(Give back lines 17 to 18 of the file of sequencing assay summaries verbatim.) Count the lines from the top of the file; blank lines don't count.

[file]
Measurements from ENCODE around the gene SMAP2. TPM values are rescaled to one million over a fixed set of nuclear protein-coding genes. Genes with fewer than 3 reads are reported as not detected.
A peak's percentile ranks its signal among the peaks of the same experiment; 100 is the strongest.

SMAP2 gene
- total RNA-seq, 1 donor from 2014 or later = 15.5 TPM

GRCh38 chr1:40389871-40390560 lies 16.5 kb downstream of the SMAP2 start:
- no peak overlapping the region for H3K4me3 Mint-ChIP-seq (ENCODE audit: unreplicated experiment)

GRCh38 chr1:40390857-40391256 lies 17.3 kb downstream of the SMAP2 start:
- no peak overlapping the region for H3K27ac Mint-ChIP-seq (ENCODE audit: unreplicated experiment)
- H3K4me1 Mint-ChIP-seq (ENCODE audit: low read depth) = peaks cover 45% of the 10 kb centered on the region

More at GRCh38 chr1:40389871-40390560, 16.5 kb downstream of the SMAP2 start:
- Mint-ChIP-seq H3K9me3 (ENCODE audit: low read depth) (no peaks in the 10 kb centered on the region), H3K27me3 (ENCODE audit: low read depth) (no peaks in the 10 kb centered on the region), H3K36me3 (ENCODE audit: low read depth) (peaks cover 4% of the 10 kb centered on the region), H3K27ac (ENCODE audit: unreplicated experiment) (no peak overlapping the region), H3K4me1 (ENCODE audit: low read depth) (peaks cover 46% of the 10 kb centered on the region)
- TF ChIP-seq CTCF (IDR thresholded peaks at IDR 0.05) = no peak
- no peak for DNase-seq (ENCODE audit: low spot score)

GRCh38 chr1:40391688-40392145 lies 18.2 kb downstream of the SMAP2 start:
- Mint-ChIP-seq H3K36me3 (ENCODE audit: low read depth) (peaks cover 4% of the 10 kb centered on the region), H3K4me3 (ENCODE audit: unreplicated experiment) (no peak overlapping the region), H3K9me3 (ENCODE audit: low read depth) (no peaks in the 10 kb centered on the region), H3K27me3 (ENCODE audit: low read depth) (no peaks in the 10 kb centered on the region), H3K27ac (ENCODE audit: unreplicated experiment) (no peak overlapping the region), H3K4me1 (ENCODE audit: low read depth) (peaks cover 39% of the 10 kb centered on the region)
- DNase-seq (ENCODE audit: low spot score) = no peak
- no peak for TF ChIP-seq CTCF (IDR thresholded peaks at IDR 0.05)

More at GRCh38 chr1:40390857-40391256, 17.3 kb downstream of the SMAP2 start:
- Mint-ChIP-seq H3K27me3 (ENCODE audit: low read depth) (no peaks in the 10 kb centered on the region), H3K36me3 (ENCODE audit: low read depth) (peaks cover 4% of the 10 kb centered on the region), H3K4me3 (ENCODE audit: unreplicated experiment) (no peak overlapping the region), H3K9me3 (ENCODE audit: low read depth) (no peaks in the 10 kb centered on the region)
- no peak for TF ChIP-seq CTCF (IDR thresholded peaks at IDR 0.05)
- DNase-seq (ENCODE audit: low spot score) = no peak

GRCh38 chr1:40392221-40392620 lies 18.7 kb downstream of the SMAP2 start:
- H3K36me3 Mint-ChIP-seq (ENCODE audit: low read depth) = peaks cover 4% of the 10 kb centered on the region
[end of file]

- no peak for TF ChIP-seq CTCF (IDR thresholded peaks at IDR 0.05)

More at GRCh38 chr1:40390857-40391256, 17.3 kb downstream of the SMAP2 start: